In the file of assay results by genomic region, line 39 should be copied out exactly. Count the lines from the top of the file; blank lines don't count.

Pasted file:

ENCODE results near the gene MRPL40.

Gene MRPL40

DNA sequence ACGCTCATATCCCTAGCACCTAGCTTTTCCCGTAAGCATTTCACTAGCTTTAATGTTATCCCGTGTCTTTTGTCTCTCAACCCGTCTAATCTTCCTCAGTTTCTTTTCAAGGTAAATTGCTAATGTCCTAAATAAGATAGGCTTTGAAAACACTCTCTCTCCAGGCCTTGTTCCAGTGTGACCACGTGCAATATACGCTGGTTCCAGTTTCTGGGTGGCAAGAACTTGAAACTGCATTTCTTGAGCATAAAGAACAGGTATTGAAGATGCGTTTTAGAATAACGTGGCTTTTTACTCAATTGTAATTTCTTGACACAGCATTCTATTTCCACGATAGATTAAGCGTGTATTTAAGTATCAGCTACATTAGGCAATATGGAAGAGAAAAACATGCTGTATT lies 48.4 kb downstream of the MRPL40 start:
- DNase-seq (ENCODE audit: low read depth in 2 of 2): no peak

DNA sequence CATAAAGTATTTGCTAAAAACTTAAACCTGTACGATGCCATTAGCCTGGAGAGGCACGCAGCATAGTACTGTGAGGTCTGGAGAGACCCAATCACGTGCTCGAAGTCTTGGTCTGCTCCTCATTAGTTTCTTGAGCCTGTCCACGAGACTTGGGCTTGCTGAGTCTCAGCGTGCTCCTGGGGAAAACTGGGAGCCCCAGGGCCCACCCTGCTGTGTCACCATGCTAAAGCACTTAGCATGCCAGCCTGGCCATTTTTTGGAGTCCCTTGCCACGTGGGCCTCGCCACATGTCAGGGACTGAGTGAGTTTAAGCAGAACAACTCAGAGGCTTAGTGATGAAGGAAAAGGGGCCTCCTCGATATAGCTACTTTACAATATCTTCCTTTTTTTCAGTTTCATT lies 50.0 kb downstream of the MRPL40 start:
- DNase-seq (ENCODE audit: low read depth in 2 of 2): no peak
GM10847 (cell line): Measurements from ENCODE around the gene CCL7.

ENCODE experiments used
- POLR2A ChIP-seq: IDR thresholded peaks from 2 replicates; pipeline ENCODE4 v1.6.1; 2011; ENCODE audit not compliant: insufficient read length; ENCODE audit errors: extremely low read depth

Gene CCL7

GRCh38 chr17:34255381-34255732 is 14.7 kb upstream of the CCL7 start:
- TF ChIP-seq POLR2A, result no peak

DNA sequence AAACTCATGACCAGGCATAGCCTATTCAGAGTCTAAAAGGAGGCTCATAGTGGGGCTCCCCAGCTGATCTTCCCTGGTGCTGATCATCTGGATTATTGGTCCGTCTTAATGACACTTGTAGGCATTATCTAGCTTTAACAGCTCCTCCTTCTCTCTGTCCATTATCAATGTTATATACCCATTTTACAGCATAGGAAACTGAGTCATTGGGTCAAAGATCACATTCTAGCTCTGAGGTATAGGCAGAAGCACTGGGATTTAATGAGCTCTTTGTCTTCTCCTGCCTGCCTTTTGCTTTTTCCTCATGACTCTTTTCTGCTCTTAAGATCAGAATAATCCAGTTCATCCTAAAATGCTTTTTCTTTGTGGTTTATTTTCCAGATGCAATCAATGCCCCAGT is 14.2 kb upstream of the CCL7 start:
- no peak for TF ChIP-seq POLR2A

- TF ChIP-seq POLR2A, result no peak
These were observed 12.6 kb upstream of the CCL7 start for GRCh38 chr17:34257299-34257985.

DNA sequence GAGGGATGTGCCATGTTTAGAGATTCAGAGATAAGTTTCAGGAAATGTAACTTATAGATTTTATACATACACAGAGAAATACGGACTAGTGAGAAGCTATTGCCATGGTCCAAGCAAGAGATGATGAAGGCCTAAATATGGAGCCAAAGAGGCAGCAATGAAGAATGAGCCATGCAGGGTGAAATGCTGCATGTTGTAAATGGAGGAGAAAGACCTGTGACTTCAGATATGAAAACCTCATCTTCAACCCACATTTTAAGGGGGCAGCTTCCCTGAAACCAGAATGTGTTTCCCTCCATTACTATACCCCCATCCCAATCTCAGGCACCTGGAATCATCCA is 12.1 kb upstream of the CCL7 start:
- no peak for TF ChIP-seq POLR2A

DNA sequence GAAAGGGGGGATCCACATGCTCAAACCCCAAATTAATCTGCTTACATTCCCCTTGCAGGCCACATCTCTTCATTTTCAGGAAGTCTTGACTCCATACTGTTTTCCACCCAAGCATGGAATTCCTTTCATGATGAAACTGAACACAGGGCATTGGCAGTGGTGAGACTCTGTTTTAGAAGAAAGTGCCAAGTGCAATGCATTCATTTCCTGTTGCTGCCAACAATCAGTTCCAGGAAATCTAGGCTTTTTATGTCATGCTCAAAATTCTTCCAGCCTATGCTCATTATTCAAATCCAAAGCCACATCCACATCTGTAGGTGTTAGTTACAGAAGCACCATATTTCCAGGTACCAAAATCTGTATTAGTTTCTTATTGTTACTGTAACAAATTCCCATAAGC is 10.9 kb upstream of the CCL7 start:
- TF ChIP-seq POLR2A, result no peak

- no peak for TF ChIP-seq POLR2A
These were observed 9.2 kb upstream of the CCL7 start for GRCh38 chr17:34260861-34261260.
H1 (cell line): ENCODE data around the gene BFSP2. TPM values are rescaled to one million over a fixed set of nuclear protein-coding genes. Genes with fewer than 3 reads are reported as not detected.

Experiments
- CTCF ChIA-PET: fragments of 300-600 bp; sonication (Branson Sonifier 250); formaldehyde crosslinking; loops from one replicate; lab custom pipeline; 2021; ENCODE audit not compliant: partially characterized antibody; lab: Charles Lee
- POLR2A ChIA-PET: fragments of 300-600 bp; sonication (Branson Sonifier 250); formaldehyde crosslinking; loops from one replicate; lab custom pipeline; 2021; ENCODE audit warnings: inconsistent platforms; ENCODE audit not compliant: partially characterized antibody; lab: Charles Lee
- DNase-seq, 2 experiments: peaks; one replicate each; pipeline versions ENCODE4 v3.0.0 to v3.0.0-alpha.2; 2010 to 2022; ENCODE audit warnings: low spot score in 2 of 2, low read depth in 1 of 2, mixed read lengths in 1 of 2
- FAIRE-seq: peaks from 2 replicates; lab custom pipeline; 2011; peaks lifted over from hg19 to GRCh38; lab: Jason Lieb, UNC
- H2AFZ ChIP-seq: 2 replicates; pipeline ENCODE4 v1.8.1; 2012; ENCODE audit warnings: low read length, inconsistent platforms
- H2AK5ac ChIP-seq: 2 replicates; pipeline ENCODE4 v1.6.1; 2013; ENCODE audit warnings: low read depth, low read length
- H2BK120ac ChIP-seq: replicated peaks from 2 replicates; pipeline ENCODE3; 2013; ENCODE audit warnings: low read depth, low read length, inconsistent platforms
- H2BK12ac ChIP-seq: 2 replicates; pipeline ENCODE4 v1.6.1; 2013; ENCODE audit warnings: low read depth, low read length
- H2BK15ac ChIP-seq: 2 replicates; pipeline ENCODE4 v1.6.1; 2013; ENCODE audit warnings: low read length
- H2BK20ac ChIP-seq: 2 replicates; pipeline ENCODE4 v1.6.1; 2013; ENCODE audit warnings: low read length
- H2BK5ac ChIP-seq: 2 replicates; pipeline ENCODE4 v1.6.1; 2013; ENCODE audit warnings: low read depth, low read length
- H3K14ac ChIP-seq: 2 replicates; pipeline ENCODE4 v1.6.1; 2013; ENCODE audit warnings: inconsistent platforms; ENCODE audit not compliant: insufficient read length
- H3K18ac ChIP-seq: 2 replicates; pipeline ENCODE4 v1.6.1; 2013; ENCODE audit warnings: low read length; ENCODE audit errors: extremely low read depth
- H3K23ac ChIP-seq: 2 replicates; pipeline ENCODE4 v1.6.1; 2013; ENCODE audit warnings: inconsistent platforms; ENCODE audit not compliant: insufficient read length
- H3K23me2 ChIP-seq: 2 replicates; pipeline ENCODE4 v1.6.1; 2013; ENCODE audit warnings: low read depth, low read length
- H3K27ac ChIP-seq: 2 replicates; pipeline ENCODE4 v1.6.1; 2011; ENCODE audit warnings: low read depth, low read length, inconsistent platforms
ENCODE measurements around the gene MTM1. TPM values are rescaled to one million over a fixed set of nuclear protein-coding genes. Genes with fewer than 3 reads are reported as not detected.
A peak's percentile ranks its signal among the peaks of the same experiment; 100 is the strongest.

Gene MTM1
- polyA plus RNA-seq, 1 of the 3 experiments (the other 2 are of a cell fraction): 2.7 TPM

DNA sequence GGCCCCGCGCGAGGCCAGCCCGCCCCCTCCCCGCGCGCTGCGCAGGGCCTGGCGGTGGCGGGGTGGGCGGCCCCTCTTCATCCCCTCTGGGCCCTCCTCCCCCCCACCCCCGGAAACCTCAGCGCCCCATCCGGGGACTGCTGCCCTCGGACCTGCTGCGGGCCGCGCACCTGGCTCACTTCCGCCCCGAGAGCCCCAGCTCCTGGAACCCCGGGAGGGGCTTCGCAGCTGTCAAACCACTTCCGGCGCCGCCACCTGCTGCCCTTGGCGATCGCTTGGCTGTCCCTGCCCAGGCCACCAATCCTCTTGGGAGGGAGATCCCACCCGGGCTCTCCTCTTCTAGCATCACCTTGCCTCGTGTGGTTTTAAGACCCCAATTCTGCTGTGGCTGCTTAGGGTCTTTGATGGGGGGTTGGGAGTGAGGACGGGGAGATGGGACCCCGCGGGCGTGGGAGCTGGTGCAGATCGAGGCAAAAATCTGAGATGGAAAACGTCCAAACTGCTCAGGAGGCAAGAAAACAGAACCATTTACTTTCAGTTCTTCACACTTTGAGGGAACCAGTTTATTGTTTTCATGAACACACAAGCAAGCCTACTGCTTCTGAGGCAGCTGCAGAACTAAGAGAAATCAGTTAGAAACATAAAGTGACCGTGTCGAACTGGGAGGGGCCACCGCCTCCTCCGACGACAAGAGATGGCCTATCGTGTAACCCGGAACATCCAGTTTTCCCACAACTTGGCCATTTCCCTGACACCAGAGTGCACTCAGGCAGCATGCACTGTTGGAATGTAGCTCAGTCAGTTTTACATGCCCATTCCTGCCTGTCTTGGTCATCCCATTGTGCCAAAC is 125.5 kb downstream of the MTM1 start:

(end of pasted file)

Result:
- H3K23me2 ChIP-seq: 2 replicates; pipeline ENCODE4 v1.6.1; 2013; ENCODE audit warnings: low read depth, low read length